Despite the name, the owner’s purpose in implementing the CBT is to restrict spending. In fact, a salary floor, or tax on lower payrolls would do more to improve competitive balance than harsher penalties on the upper end of the pay scale.
The bottom line is that owners want to restrict spending and the players want to remove restrictions. Even when owners proposed a salary floor at $100 million, but with a lower tax threshold of $180 million, the players rejected it and haven’t mentioned a salary floor since. The union’s knee jerk reaction to any talk of a salary floor is based on the idea that it is the flip side of a hard salary cap, even if the CBT provides a form of de facto salary cap already.
This problem can be solved once the more extreme terms of the owners’ proposal are taken off the table. The owners are lobbying for maintaining the status quo in almost every area of the CBA, yet they want expanded playoffs, an international draft, and advertising patches on uniforms, but they’re not offering the players much in return.
The gap between $245 million and $214 million can be closed. Merely adjusting for inflation, which was 7 percent in 2021, would bring it to $225 million and the midpoint between the two proposals is $230 million. Following is one suggestion:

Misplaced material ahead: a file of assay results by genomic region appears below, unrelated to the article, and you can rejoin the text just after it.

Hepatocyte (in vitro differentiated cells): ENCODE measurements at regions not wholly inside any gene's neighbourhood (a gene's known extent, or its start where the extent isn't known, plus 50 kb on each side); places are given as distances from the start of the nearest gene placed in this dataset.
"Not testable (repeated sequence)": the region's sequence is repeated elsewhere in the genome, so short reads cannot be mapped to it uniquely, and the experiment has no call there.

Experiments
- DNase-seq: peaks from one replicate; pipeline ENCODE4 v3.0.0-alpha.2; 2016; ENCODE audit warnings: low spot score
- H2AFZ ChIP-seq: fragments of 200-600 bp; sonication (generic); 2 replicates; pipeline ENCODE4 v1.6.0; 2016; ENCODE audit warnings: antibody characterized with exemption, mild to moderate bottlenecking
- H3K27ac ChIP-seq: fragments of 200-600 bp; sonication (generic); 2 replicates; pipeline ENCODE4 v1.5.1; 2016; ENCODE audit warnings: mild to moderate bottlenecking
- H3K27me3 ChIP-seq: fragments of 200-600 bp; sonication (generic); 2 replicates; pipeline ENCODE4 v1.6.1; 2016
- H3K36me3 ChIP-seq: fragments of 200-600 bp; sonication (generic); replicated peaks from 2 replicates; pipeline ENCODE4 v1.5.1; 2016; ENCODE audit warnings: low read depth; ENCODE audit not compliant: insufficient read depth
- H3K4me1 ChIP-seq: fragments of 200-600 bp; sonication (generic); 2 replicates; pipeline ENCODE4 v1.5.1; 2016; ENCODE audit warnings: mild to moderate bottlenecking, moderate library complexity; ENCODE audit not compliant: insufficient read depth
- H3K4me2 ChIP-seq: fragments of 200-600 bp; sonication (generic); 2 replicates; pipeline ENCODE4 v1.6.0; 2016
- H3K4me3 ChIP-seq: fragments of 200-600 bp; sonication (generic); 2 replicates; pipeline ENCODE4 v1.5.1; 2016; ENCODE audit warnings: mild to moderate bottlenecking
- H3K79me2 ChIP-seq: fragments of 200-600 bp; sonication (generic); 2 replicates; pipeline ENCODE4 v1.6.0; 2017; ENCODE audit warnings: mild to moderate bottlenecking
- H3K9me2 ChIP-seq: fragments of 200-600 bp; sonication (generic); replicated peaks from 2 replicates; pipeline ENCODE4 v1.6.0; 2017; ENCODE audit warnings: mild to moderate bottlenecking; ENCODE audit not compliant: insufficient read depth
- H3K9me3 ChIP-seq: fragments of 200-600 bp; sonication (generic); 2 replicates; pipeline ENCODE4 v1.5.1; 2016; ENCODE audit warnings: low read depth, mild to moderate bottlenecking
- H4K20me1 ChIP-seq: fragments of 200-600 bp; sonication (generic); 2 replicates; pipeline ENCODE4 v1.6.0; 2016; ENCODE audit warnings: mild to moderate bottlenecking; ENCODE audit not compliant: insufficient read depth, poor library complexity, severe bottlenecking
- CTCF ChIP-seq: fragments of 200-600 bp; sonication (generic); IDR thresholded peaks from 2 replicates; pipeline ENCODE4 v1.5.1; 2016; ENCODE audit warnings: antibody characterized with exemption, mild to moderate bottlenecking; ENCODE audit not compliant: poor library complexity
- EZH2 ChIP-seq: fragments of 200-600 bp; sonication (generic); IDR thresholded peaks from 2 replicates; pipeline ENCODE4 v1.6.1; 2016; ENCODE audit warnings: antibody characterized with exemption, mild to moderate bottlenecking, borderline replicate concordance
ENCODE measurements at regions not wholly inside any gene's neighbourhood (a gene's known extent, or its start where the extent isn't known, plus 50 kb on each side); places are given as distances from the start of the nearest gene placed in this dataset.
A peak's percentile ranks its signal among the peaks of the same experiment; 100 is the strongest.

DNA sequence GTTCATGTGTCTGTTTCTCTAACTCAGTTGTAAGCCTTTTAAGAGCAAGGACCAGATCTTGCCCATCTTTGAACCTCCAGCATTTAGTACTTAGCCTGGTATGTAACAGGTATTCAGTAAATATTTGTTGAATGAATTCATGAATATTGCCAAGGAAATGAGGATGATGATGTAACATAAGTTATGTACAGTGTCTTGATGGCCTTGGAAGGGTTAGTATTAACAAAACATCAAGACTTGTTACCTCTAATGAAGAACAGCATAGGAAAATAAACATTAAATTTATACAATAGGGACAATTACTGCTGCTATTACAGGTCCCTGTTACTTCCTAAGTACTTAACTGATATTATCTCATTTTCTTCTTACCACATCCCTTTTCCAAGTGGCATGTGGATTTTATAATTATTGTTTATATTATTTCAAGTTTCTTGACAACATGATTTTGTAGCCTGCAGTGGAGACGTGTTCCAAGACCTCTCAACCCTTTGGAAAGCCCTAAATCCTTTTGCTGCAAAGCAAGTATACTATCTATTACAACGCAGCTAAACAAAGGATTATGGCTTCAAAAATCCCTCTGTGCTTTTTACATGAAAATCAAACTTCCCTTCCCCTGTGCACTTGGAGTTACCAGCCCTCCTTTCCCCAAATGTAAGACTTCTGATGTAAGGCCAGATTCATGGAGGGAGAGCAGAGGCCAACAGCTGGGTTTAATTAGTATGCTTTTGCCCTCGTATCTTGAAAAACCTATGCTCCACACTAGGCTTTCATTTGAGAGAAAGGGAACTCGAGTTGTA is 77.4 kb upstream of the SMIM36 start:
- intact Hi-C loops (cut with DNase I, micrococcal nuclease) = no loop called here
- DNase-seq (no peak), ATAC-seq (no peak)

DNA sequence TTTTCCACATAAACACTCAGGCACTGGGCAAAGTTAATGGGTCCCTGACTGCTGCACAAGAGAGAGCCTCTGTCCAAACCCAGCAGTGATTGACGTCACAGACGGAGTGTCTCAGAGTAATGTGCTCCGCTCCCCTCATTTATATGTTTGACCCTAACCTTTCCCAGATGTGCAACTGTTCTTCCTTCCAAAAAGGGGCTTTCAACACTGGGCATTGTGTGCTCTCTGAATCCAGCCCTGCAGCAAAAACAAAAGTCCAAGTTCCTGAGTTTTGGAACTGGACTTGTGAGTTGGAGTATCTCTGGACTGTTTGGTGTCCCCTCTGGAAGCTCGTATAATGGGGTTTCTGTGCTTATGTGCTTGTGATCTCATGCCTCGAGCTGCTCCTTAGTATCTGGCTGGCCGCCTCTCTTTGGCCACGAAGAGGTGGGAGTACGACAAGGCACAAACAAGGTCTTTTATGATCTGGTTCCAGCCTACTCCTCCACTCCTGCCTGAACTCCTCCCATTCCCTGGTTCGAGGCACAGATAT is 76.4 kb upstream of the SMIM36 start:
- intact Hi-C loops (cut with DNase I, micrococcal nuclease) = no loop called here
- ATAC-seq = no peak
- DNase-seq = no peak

$225 million+ payroll = 25% tax on the overage
$250 million+ payroll = 50% tax
$275 million+ payroll = 75% tax
$300 million+ payroll = 100% tax
In this model, thresholds increase modestly while tax rates increase at each tier, especially on the upper end. Thresholds would have to increase by $5 million per season (about 2 percent), or be adjusted for inflation (which is probably more). There are no draft penalties or escalators here for going over the threshold in successive seasons, so there is no incentive to slash payroll to “reset” the tax rate.
Ideally, there should also be a tax on payrolls under $100 million, if the players haven’t let that ship sail away. Demanding that revenue sharing dollars be spent on player salaries would also force teams to bring their payrolls up to competitive levels.
The players have few chips to bargain with, and they don’t want to spend them to maintain the status quo. We can only hope that the owners’ CBT proposals are just another stalling tactic, a card that will eventually be played in negotiations, because there will be no baseball until the attempt to increase penalties is taken off the table.